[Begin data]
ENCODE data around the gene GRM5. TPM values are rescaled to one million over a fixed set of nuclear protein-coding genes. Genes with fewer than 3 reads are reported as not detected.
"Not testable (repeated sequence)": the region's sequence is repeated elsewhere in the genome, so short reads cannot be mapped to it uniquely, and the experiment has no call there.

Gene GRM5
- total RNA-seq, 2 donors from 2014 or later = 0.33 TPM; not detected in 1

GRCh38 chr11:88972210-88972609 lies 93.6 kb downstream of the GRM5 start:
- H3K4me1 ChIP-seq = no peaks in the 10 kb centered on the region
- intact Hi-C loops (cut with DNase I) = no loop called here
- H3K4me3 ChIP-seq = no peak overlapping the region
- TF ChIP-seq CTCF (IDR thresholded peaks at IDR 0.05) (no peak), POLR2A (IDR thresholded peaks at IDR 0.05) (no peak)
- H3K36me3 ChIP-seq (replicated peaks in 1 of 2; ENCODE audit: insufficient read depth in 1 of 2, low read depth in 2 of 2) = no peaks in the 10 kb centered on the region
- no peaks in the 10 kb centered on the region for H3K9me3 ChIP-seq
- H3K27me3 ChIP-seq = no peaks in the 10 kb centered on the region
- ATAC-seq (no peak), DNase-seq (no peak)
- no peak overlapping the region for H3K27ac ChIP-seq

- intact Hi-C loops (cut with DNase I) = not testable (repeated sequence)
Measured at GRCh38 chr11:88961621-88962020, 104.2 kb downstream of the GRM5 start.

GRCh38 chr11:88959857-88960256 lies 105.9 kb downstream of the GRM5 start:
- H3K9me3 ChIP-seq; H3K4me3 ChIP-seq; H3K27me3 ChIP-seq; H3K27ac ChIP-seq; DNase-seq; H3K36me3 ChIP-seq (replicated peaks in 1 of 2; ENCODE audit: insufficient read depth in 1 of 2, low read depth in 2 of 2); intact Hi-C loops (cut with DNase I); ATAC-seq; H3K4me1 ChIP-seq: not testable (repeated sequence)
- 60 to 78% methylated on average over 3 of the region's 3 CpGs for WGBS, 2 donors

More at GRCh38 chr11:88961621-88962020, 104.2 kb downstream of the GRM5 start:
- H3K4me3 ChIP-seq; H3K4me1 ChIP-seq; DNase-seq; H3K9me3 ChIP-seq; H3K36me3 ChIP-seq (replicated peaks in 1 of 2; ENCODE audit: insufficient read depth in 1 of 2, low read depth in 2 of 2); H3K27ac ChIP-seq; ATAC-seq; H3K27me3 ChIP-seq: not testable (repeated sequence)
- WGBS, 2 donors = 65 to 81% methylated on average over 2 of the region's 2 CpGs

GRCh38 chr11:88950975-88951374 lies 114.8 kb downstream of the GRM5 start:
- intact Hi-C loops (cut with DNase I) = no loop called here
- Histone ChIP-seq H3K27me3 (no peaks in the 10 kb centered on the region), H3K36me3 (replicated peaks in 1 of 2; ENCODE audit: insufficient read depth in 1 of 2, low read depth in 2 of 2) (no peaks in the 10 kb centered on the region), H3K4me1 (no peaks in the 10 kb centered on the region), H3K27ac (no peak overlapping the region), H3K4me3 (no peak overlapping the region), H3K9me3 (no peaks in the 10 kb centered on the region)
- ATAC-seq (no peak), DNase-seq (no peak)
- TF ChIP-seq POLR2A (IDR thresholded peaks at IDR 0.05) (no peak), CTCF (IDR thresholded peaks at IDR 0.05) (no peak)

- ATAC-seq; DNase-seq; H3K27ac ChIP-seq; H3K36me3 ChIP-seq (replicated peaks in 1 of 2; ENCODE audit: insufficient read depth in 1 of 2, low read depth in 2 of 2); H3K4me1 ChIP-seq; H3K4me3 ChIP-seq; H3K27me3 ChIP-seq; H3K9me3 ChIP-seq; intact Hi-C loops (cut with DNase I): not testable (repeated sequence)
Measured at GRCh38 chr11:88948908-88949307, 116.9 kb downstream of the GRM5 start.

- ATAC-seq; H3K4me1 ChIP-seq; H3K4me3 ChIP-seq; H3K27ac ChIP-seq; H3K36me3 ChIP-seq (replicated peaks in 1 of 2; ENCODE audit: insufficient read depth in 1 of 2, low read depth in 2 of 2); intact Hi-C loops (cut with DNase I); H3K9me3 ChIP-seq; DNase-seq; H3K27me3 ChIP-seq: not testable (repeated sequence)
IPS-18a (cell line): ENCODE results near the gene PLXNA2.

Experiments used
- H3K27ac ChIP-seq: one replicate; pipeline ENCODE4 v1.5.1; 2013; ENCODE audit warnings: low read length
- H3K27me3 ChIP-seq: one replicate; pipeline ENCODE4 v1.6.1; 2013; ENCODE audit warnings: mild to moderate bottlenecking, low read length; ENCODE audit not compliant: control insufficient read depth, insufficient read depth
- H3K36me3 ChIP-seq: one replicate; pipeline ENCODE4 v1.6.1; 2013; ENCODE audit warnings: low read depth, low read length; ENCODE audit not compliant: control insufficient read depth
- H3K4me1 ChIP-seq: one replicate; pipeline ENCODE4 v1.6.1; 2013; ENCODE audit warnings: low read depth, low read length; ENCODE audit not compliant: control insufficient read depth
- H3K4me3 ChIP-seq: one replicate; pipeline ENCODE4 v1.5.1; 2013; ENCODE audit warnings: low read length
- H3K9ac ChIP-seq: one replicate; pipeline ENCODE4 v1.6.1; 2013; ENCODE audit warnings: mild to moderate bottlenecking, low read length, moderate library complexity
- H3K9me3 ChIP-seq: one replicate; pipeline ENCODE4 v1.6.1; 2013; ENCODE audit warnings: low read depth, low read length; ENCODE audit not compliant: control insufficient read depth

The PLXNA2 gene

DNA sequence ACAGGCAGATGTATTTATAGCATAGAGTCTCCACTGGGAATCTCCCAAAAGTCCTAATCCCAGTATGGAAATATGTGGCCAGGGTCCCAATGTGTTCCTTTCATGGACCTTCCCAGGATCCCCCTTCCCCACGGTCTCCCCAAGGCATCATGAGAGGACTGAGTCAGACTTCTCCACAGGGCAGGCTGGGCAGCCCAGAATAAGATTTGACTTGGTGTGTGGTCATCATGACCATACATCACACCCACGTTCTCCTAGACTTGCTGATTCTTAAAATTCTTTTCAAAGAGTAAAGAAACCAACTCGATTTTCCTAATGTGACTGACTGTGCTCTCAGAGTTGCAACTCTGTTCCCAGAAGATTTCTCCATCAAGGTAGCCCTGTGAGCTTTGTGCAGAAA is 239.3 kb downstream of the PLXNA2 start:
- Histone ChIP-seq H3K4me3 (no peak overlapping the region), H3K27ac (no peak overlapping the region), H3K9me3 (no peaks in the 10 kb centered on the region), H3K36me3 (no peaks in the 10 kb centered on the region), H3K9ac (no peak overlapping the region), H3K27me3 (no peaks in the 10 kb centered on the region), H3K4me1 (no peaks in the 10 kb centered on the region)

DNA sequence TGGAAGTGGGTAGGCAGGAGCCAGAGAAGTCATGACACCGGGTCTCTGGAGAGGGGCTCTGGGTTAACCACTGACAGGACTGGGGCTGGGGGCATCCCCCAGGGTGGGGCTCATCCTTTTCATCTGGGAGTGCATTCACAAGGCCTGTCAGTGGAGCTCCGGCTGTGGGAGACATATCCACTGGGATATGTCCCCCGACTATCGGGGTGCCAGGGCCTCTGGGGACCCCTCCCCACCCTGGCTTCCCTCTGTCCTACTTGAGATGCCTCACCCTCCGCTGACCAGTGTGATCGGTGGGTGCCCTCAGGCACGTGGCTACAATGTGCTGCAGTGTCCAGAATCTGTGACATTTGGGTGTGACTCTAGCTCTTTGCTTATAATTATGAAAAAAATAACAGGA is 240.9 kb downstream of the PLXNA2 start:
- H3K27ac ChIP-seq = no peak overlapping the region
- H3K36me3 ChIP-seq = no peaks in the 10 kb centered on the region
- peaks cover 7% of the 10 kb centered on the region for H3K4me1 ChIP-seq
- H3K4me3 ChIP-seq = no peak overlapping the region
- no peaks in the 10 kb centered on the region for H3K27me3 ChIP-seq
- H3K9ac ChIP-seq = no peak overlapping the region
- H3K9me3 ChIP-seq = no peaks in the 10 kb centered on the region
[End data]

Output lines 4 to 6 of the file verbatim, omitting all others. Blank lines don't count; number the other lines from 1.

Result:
- total RNA-seq, 2 donors from 2014 or later = 0.33 TPM; not detected in 1

GRCh38 chr11:88972210-88972609 lies 93.6 kb downstream of the GRM5 start:
- H3K4me1 ChIP-seq = no peaks in the 10 kb centered on the region